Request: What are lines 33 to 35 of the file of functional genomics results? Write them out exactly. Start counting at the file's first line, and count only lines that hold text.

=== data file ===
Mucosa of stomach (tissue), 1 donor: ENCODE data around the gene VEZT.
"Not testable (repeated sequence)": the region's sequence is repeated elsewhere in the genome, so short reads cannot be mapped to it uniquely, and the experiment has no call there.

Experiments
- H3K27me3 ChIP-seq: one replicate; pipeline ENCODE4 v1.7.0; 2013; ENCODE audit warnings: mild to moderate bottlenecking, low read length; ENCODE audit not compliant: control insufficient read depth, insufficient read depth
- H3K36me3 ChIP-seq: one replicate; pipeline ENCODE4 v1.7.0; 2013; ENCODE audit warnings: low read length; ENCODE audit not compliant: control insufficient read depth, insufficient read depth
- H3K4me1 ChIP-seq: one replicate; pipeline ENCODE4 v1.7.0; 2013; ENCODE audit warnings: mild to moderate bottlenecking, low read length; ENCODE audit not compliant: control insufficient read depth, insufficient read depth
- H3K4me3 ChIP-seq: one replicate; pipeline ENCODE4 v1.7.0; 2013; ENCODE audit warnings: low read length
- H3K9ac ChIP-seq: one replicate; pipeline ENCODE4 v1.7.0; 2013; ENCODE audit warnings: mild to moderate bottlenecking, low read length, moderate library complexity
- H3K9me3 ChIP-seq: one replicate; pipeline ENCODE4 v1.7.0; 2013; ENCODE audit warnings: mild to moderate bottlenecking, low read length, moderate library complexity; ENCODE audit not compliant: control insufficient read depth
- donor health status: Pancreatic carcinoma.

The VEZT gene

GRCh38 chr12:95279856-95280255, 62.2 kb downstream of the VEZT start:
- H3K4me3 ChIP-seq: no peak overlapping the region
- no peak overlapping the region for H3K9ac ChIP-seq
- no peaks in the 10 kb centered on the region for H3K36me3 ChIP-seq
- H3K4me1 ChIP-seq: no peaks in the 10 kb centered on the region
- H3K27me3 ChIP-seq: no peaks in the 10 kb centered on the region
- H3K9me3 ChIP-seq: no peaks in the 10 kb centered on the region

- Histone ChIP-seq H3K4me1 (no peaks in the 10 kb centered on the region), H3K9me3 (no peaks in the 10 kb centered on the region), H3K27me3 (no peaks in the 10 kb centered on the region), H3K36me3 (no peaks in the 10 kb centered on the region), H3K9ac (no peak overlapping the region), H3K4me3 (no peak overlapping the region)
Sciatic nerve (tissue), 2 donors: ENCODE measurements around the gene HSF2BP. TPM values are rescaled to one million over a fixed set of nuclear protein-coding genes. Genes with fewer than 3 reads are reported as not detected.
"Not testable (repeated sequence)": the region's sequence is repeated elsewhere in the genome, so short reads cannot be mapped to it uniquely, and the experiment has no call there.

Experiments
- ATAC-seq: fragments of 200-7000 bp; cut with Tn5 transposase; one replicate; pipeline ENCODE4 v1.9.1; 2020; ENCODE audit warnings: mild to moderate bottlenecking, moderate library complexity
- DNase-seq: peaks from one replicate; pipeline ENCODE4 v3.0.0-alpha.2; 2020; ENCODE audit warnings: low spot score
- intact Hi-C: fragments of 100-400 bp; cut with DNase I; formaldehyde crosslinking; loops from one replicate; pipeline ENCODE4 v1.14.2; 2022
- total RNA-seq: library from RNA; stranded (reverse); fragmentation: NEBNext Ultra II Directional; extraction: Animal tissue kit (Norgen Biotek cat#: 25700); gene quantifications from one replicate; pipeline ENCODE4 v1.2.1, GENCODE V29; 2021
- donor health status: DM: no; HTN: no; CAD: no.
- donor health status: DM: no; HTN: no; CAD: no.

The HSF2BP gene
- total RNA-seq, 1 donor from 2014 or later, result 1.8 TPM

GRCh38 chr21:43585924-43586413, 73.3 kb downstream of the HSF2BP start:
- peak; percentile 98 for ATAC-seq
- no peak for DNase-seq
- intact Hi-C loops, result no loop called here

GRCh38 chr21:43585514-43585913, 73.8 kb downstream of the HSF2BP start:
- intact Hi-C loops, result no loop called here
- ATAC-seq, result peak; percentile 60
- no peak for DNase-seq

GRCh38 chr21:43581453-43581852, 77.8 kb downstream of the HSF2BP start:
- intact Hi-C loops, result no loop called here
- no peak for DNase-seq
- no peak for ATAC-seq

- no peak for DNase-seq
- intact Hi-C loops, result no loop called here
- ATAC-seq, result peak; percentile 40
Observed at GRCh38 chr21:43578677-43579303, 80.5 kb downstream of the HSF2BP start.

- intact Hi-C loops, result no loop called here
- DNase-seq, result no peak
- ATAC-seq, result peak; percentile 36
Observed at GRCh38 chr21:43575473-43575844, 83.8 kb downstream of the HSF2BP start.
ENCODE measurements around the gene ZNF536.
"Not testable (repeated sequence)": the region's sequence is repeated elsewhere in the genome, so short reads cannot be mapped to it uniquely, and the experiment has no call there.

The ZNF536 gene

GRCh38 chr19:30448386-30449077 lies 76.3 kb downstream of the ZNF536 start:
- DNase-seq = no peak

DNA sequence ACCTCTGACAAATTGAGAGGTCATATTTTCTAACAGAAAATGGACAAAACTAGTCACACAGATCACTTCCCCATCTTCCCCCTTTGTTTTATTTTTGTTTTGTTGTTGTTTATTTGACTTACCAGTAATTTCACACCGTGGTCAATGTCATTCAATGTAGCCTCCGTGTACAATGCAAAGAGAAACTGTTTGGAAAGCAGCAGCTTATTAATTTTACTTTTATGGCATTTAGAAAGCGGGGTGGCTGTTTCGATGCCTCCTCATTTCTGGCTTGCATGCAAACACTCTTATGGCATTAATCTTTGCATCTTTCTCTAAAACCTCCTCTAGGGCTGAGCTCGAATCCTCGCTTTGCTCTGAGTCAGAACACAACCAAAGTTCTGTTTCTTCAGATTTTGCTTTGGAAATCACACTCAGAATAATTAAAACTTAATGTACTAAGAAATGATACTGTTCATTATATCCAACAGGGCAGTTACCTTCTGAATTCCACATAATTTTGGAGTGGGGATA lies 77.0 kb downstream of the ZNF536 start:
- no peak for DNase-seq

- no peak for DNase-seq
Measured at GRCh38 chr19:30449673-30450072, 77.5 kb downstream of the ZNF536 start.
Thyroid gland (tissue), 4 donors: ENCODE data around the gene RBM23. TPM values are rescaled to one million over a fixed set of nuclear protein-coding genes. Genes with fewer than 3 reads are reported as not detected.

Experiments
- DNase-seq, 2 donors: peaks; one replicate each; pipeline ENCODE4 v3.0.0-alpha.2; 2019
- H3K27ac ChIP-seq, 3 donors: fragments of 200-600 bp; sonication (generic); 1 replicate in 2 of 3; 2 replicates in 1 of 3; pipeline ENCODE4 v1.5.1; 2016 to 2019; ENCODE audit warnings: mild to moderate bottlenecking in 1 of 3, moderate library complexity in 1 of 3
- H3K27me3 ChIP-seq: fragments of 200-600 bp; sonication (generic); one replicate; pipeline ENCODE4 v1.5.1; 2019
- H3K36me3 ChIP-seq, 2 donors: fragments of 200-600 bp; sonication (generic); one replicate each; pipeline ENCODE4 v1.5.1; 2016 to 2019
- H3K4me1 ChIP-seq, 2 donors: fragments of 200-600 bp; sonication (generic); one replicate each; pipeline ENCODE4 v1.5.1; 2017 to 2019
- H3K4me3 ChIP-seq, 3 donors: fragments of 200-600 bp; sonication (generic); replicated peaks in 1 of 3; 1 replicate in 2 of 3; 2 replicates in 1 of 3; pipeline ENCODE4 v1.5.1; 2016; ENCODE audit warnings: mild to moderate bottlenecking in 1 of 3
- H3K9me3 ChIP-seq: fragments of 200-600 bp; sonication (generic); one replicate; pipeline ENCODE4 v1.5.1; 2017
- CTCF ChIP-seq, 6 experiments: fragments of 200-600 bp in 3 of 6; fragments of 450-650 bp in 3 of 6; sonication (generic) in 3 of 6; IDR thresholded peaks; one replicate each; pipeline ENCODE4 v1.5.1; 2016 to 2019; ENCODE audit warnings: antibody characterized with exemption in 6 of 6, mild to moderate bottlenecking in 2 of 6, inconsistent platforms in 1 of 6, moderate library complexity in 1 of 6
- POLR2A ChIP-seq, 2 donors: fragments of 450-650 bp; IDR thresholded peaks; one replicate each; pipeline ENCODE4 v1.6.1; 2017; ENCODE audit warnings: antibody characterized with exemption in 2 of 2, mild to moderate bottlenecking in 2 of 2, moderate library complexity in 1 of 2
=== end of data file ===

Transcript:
- no peak for DNase-seq
- intact Hi-C loops, result no loop called here

GRCh38 chr21:43585514-43585913, 73.8 kb downstream of the HSF2BP start: